If you live in Australia and want to watch the new Israeli film Footnote – written and directed by Joseph Cedar – in the cinema, you must promptly run and not walk there.
This Israeli film was the Israeli nominee for the 2011 Academy Awards for “best foreign film” and made the final shortlist (losing out to the Iranian film A Separation). The film won “best screenplay” at the 2011 Cannes Film Festival, nine of the “Israel Academy” awards (as well as nominated for three more).
The film revolves around a complicated relationship between two Talmud scholars who teach at the Hebrew University of Jerusalem, which I find very cool, as I attended that university briefly and worked for their local Australian outpost – the Australian Friends of the Hebrew University – for almost two years.
Footnote is hilarious, delightfully malicious and offers a biting satire of both academic life and the nature of modern Israel. An early scene at a cocktail party shows a number of academics discussing the feminine nature of how Jewish men are portrayed, complete with references to a “Boyarin” – a clever in-joke because there are two academic Boyarins – the brothers Daniel and Jonathan, both working in the same field of Jewish studies. A later scene of a meeting of the “Israel Prize Committee” takes place at the Ministry of Education in essentially a closet, where about eight people must get up and move each time someone enters the room. The metaphorical claustrophobia of both academia and Israeli life are neatly contrasted.
I loved Footnote, which is not quite an academic thriller – more of a family comedy-drama (or serio-comedy) set against the background of academia. According to Box Office Mojo, as of 23 April 2012, the film had grossed US$1,353,047 in the USA after six weeks of limited release, and was gradually expanding to 84 cinemas. In Australia, the box office is so low I can’t even find a record of it.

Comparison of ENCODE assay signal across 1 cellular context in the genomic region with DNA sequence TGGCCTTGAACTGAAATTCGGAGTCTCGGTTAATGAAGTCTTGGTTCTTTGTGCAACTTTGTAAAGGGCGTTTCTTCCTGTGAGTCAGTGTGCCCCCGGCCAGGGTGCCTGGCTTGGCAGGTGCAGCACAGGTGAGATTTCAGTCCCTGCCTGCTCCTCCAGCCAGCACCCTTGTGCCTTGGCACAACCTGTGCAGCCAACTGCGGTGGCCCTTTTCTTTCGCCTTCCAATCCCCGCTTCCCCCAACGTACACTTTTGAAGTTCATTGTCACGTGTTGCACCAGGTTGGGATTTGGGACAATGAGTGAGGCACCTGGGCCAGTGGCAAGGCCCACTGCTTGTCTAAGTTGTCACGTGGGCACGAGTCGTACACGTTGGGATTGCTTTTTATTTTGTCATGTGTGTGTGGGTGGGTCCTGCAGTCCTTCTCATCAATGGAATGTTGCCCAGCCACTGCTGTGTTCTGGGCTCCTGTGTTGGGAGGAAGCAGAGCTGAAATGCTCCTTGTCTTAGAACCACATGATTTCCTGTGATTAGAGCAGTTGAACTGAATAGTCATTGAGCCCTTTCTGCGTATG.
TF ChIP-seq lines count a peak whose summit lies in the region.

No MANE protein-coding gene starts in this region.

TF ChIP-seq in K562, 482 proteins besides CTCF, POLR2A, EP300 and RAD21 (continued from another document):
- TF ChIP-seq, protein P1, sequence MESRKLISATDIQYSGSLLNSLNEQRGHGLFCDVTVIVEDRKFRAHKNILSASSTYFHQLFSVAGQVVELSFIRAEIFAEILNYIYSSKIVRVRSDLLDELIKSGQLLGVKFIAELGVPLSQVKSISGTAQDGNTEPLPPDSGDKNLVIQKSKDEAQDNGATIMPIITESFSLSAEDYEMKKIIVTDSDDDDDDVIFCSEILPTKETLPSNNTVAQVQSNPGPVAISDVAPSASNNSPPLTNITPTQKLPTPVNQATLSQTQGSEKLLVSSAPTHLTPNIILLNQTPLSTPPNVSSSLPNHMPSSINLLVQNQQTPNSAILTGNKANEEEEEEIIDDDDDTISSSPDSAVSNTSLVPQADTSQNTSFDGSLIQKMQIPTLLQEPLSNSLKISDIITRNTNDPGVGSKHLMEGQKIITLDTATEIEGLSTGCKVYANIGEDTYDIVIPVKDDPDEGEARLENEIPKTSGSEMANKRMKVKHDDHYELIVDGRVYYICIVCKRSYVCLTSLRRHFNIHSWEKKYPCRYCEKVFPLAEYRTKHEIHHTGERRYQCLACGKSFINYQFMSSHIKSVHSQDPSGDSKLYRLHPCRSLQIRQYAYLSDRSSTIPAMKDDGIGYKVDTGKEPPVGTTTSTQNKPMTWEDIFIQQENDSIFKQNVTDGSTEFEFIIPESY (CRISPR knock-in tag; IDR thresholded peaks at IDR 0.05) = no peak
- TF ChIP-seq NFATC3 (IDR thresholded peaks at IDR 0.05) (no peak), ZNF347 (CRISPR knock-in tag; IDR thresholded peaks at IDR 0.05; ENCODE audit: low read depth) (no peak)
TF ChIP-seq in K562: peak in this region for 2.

Here in Australia, in its second week of release Footnote is down to about seven screenings per day (in two cinemas) in Melbourne and three screenings per day (in two cinemas) in Sydney. It also is playing in one cinema each in Brisbane, Adelaide and Canberra. I saw it on Wednesday 25 April at the Randwick Ritz in Sydney’s eastern suburbs with an appreciative audience approximately 40% full – although mostly a very old (age 70+ audience) and apparently European audience. Israeli films historically have rarely released in Australia, and when they do they tend not to last long in the cinema: Australia’s Jewish population is not that large (100,000 people and that’s counting lots of people who would prefer not to be counted).
If Footnote were an American “art” film with similar production values and the same sense of clever humour, the critics would be falling all over it. Mind you, many American critics are: A.O. Scott in The New York Times and David Denby in The New Yorker (“acidly entertaining”) both gave it very positive reviews. The film aggregation website Rotten Tomatoes currently has it as “91% positive”, which is a very high rating.
But even in this age of almost unlimited choice, Footnote is hard to see here – and will be even harder (at least legally; online piracy is a totally separate topic) once it leaves the handful of Sydney, Melbourne, Adelaide, Brisbane and Canberra cinemas.
But the difficulty in watching a film has absolutely no connection to its quality. The world is like that sometimes. Compare Footnote to the latest American Pie: Reunion: I am sorry to report that I, who enjoyed all previous American Pie films released in cinemas, walked out of this last one. My excuse: I needed to grade some papers, a lot better use of my time than sitting watching that film. American Pie in three weeks of release has grossed AUS$13,428,159 here in Australia and is playing in 290 cinemas, with a higher “per cinema” average than The Hunger Games. Footnote, I am sorry to say – and this pun is truly intended – will be nothing but a footnote in the 2012 Australian theatrical box office, whereas American Pie will almost certainly be sitting in the top twenty for the year, and may even make the top ten. (For box office figures, go to Urban Cinefile website.)
Here are two different versions of the Footnote trailer: